Any follower of tech blogs knows the value that web 2.0 brought to the end-user on the web. Greater communication, ease in sharing data, and giant social networks like Facebook and Twitter are just some of the major changes that occurred over the last 10 years.
It’s hard to imagine using the internet without these social platforms. However, most businesses and work places never experienced a rapid and massive shift onto the social web. People still rely on the tried and true e-mail and other internal methods of communication at their workplace. Is it time for more companies that rely on cooperation to start using or mimicking social media platforms to improve collaboration and effeciency?
According to James A. Cooke at DC Velocity, social media can be used to “facilitate business communication” in a number of ways. What sort of benefit would implementing this kind of system have for business? When an issue or problem arises, posting or sharing it for employees to see means that everyone has an equal ability to post and share their opinion, regardless of position or skill. This helps avoid problems associated with strict hierarchies and skill differentials. The social “stream of conversations” can help people find the answers to their problems.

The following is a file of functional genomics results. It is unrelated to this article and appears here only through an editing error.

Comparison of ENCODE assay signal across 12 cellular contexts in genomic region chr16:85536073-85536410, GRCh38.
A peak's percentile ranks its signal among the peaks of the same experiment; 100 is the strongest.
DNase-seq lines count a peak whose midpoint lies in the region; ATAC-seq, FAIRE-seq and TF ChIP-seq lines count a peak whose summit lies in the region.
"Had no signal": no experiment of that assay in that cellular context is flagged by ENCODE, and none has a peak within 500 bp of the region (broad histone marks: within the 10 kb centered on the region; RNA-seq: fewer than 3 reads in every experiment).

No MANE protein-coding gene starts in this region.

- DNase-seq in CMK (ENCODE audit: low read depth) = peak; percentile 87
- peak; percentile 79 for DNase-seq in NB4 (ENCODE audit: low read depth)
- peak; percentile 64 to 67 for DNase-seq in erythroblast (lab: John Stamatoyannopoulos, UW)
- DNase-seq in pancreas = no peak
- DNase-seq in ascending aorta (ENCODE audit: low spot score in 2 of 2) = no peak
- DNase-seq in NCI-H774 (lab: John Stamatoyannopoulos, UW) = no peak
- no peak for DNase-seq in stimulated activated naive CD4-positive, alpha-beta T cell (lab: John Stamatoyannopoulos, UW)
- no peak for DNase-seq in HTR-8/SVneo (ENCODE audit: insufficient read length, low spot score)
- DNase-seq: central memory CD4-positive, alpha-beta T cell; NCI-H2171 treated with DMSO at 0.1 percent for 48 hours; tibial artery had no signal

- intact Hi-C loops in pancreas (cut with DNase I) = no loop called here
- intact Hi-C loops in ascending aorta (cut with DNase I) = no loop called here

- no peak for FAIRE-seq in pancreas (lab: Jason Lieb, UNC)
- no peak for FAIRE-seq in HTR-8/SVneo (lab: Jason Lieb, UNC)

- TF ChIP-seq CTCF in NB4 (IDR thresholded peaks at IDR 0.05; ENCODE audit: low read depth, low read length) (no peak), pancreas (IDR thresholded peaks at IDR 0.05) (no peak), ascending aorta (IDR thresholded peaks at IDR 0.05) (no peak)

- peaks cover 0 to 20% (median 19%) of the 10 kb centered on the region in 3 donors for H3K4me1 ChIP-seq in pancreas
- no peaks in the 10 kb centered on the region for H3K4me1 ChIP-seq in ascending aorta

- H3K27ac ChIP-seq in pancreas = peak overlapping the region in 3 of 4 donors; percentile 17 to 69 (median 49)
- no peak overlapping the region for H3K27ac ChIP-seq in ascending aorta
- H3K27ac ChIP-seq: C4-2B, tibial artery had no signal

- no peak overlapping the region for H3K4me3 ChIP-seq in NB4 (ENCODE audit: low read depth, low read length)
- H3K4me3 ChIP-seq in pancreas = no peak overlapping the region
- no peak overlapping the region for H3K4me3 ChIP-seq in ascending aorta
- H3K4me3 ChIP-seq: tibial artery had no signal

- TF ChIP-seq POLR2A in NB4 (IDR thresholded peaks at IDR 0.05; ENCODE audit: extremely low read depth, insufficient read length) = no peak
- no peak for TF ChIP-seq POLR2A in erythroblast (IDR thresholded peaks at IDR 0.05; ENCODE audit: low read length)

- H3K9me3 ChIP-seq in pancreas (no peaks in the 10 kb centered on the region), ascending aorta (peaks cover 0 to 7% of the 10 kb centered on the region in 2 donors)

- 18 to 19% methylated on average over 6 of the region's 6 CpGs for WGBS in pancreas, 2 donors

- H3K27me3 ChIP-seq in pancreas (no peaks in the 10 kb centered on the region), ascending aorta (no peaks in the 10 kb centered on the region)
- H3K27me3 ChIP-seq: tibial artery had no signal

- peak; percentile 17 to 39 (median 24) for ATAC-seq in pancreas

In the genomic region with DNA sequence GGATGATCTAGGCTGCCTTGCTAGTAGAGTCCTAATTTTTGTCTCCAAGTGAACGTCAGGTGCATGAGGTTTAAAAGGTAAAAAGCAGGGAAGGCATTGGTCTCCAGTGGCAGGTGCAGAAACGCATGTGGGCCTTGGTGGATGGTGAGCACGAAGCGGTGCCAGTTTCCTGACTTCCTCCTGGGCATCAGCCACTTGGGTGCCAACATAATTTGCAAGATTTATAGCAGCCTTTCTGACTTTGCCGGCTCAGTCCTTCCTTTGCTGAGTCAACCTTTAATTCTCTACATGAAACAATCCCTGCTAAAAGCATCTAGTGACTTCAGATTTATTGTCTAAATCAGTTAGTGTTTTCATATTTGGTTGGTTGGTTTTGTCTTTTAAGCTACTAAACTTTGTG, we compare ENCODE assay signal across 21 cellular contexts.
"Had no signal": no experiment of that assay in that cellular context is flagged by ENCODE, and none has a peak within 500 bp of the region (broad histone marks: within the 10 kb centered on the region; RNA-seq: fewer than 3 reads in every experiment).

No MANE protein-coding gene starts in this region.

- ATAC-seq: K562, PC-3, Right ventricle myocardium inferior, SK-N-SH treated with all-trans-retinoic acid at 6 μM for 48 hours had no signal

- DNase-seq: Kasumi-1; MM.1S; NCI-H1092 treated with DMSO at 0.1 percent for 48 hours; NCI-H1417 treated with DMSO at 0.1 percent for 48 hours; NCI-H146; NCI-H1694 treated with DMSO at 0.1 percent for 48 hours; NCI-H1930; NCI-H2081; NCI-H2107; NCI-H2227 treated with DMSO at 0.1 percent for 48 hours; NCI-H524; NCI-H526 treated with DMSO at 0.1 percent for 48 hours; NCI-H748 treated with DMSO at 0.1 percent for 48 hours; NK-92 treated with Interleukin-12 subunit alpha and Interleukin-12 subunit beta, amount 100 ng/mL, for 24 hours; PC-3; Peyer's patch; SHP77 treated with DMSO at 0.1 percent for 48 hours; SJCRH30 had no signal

You might be wondering how a big company could use Facebook or Twitter since they are social platforms designed for individuals. You’d be right to wonder. Cooke suggests that companies can and should create their own basic social media solutions based on Web 2.0 technologies that serve the same purposes. Ultimately this would be through software and dashboards specifically designed for inter-company communication and intranets.
As the younger generation that grew up with the social web advance in their careers, it’s likely that more companies will adopt similar communication solutions. Right now only a few companies are utilizing web 2.0 ideas to facilitate communication and problem solving. Do you think it’s a matter of time before more join the party?